The TopBP1 protein also interacts with E2F1 in response to DNA damage, but in this case, E2F1 transcriptional activity is inhibited independently of RB (24, 25). TopBP1 is involved in the DNA damage response through its interaction with Rad9 and other DNA repair factors and as an activator of ATR. TopBP1 contains 9 BRCT domains (BRCT0–8), and the BRCT6 domain specifically binds E2F1 when it is phosphorylated on serine-31 (24). Other E2F family members that lack this phosphorylation site do not bind to and are not inhibited by TopBP1. This interaction with TopBP1 is important for suppressing E2F1-mediated cell-cycle progression and apoptosis following DNA damage. The mechanism by which TopBP1 represses E2F1 transcriptional activity relies upon the recruitment of Brg1 and hBrm, which are components of the SWI/SNF chromatin-remodeling complex, to E2F1 target gene promoters (25). E2F1 binding to TopBP1 is also regulated by Akt-mediated phosphorylation of TopBP1 (26). Phosphorylation of TopBP1 by Akt results in TopBP1 dimerization, which is required for E2F1 to bind TopBP1 (26).
TopBP1 and MCPH1 bind to the same region of E2F1, yet have opposite effects on E2F1 transcriptional activity, so it is likely that their binding is mutually exclusive. At present, it is unclear what determines whether E2F1 will bind to TopBP1 and be repressed or associate with MCHP1 to enhance transcriptional activity. One difference between these interactions is that TopBP1 binding is sensitive to E2F1 serine-31 phosphorylation, whereas MCPH1 binding seems to be independent of serine-31 phosphorylation (23). It is quite possible that RB interacts with E2F1 at the same time as TopBP1 or MCPH1, as RB interacts with the carboxy-terminus of E2F1, whereas TopBP1 and MCPH1 bind the amino terminus. Additional work will be required to determine the composition of different E2F1-containing complexes that form following DNA damage and their unique functions in the DNA damage response.
E2F1 Functions at Sites of DNA Damage
In addition to inhibiting E2F1 transcriptional activity, TopBP1 binding recruits E2F1 to sites of DNA double-strand breaks to form foci that overlap with other DNA damage response proteins like BRCA1 (24). E2F1 foci formation at sites of double-strand breaks specifically requires the BRCT6 domain of TopBP1 and only the amino terminus of E2F1, including serine-31, but not the DNA-binding domain (24). E2F1 also rapidly accumulates at sites of UV-induced DNA damage, which is dependent on E2F1 serine-31 but independent of a functional DNA-binding domain (27). Like agents that cause double-strand breaks, UV radiation also stimulates the interaction between E2F1 and TopBP1 (27). Taken together, these findings suggest a model in which E2F1 is recruited to both DNA double-strand breaks and UV-induced damage through a phospho-specific interaction with TopBP1. Depending on the type of damage, either ATM or ATR is likely responsible for phosphorylating E2F1 on serine-31 to induce this interaction with TopBP1.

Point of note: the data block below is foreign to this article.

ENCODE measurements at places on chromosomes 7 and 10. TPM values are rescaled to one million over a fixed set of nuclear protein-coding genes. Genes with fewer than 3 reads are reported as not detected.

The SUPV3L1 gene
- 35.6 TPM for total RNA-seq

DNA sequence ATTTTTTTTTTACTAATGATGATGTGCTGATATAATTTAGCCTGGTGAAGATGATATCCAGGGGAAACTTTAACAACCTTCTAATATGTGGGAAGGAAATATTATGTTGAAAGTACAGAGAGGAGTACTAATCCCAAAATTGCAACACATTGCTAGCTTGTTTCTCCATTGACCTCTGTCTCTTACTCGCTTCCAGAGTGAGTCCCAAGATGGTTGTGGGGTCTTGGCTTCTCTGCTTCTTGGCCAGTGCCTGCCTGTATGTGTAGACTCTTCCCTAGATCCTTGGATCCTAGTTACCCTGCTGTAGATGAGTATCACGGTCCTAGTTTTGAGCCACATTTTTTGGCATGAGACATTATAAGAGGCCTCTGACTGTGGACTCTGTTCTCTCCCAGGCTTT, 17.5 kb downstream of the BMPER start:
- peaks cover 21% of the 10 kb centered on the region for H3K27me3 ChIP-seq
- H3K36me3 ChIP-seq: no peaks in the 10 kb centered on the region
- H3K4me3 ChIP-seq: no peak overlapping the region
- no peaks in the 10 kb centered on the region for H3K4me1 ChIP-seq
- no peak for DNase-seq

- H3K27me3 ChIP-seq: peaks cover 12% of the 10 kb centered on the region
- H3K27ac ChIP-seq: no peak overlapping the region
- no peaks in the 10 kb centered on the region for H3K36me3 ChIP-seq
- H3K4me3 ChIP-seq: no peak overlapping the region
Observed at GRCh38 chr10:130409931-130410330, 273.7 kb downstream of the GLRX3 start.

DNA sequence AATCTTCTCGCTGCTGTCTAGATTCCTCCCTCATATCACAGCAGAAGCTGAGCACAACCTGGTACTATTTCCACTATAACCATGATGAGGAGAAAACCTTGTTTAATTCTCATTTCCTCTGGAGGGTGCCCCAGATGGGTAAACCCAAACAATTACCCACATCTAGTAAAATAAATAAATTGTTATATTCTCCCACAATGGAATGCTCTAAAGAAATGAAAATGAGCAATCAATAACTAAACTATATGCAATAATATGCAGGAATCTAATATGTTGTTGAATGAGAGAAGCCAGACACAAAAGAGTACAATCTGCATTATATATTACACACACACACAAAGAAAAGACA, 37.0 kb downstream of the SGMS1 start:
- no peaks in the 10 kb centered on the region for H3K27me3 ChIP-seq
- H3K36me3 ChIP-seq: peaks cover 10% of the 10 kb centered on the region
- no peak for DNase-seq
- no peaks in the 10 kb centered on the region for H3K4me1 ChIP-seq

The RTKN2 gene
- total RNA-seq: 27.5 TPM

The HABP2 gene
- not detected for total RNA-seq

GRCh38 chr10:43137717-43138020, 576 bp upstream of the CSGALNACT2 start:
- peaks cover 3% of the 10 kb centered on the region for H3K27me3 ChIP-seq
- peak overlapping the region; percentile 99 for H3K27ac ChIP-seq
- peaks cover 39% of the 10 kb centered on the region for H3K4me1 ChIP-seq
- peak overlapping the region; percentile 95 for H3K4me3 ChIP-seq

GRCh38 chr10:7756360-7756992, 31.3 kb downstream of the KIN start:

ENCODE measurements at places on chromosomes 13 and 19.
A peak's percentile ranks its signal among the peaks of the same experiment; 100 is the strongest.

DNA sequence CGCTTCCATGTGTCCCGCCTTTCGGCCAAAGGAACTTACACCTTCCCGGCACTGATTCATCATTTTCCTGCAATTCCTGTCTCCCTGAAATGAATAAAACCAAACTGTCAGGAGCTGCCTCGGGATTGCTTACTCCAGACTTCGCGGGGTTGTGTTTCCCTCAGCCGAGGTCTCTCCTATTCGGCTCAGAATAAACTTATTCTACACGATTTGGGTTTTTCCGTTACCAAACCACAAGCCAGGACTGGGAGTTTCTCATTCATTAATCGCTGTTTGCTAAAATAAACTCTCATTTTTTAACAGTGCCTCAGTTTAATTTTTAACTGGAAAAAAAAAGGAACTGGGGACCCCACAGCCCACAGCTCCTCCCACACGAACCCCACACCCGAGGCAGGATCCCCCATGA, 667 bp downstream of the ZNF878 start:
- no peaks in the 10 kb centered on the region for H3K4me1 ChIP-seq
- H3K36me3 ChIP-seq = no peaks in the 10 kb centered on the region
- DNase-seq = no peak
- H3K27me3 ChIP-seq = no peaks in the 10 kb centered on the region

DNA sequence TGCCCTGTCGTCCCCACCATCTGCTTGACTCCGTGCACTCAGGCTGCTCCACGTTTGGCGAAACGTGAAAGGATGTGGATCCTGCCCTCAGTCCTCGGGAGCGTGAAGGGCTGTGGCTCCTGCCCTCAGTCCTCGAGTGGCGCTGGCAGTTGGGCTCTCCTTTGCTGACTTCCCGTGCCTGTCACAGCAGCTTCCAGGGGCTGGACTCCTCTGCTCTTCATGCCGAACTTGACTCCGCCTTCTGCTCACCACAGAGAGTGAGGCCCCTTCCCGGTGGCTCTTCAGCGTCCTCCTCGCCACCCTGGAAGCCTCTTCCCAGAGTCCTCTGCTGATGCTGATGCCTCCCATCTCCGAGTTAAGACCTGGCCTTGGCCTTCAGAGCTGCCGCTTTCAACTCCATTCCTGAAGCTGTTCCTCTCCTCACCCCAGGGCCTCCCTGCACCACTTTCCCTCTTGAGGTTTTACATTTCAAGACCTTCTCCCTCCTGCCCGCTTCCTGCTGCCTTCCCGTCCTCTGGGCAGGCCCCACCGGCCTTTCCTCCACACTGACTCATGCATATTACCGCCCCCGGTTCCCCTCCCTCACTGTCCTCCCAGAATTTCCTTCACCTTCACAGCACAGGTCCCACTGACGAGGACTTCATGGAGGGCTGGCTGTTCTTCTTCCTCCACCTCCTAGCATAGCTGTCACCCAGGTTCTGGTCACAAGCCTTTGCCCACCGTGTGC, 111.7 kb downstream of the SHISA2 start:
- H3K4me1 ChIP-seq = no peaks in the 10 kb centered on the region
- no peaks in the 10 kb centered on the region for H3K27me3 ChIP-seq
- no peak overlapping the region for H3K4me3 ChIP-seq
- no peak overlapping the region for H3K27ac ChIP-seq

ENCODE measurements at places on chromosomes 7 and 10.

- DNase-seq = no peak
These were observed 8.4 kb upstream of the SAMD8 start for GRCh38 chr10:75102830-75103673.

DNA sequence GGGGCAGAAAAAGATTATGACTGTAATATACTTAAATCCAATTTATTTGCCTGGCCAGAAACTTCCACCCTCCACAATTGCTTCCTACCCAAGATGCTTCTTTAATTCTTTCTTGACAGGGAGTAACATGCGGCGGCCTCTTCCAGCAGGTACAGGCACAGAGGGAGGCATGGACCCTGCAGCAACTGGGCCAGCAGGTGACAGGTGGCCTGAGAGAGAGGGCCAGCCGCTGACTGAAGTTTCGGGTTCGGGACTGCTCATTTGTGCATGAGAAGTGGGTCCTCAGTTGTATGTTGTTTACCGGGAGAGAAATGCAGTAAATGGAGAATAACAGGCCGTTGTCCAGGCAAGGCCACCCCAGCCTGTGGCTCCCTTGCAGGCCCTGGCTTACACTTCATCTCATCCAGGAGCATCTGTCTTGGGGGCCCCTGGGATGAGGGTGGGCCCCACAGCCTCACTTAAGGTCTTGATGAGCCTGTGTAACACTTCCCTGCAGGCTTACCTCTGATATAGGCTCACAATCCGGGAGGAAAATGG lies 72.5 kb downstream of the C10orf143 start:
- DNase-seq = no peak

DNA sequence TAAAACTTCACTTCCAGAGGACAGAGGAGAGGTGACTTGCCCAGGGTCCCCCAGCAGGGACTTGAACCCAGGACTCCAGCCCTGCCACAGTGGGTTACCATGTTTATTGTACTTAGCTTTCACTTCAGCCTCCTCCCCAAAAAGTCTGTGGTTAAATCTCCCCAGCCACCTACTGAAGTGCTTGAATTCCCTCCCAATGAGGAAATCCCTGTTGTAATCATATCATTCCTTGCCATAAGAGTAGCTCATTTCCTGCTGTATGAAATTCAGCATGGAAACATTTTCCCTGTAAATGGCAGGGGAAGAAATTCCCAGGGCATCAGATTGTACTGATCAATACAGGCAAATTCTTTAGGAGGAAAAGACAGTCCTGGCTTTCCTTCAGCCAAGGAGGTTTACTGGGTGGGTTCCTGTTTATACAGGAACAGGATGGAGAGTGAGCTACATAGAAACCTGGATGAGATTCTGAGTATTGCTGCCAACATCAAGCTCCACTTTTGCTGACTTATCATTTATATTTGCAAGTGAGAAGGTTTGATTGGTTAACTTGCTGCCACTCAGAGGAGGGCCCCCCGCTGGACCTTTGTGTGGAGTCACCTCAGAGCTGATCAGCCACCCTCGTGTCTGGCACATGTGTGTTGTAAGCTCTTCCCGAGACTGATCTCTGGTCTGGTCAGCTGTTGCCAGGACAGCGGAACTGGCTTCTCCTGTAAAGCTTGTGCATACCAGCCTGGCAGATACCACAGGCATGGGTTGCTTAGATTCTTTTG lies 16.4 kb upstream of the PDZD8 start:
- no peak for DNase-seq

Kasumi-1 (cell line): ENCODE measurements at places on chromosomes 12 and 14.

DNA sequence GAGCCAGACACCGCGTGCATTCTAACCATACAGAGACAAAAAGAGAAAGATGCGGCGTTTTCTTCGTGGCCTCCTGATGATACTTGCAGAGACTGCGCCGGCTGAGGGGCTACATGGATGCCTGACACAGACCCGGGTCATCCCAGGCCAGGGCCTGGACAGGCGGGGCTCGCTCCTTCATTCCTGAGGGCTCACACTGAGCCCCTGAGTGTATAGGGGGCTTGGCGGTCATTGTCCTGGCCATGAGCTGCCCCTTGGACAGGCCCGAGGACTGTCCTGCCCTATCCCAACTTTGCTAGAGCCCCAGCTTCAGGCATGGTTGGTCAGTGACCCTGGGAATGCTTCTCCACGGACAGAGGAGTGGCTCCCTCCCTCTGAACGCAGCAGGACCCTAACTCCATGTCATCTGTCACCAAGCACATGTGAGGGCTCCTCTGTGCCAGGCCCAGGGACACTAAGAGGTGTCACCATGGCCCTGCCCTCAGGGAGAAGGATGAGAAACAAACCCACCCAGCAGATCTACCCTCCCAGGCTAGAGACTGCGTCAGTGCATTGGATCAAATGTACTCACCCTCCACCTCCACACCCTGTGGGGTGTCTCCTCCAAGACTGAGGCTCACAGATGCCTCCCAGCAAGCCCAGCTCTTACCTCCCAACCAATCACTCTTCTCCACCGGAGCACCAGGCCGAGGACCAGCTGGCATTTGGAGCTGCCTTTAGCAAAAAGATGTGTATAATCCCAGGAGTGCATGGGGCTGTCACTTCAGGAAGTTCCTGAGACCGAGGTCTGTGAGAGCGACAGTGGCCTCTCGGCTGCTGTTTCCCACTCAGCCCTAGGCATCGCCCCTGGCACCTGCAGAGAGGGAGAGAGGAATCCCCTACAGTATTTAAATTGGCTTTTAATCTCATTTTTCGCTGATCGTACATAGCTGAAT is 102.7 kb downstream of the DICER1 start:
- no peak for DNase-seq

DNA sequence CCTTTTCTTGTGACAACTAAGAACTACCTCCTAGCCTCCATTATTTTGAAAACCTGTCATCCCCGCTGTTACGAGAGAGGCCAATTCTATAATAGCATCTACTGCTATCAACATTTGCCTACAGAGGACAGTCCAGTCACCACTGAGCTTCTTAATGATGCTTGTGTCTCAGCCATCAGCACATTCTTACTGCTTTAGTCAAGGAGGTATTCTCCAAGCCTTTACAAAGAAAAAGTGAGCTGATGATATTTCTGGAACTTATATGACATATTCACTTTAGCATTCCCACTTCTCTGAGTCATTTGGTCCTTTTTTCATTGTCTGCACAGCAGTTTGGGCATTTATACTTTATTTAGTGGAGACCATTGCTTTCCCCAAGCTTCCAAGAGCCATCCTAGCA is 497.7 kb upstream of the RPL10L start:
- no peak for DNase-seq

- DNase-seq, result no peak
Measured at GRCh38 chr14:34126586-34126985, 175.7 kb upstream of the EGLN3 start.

Only recently have we begun to understand the function of E2F1 at sites of DNA damage. Previous studies suggested that E2F1 activity promoted the repair of UV-induced DNA damage, but it was assumed that this was due to the transcriptional upregulation of nucleotide excision repair (NER) enzymes. However, more recently it was shown that E2F1 is required for the efficient recruitment of NER factors, including XPA and XPC, to sites of UV damage, independent of effects on the levels of these repair proteins (27). The ability of E2F1 to promote XPA recruitment and stimulate efficient NER required serine-31, the dimerization domain, and the Marked box domain of E2F1, but it did not require a functional DNA-binding domain or transcriptional activation domain (27). Thus, E2F1 protein domains important for transcriptional regulation, namely the DNA-binding and transactivation domains, are dispensable for E2F1 to stimulate NER. The ability of E2F1 to stimulate NER through this nontranscriptional mechanism provides a plausible explanation for the surprising finding that E2F1, which is usually thought of as a proapoptotic factor, suppresses apoptosis in response to UV irradiation (1).
E2F1 also promotes the recruitment or retention of repair factors to sites of DNA double-strand breaks. In cells knocked out or knocked down for E2F1, NBS1 foci formation following exposure to ionizing radiation or the radiomimetic drug neocarzinostatin is significantly impaired (28). As with the NER factors, NBS1 protein levels are not altered by E2F1 deficiency, although NBS1 phosphorylation in response to DNA damage is impaired (28). NBS1 is part of the MRN complex that also contains Mre11 and Rad50. The MRN complex is recruited to sites of double-strand breaks through several mechanisms, although the majority of MRN is thought to be recruited through a phospho-specific interaction with the mediator of DNA-damage checkpoint 1 (MDC1) protein, which in turn is recruited to large regions of DNA flanking a double-strand break through a specific interaction with phosphorylated H2AX (γH2AX). The absence of E2F1 does not inhibit the formation of γH2AX or 53BP1 foci, suggesting that E2F1 modulates a specific branch of the DNA damage response involving NBS1. Enhanced association between E2F1 and NBS1 following DNA damage was shown in coimmunoprecipitation experiments (28). Whether this association helps to stabilize the interaction between the MRN complex and MDC1 or whether E2F1 has another activity that promotes NBS1 foci formation remains to be determined.